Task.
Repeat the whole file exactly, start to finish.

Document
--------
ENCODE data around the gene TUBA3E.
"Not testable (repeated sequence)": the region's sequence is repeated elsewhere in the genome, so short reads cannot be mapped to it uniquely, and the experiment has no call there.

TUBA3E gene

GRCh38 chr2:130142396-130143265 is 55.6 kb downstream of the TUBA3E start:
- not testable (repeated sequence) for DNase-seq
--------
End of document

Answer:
ENCODE data around the gene TUBA3E.
"Not testable (repeated sequence)": the region's sequence is repeated elsewhere in the genome, so short reads cannot be mapped to it uniquely, and the experiment has no call there.

TUBA3E gene

GRCh38 chr2:130142396-130143265 is 55.6 kb downstream of the TUBA3E start:
- not testable (repeated sequence) for DNase-seq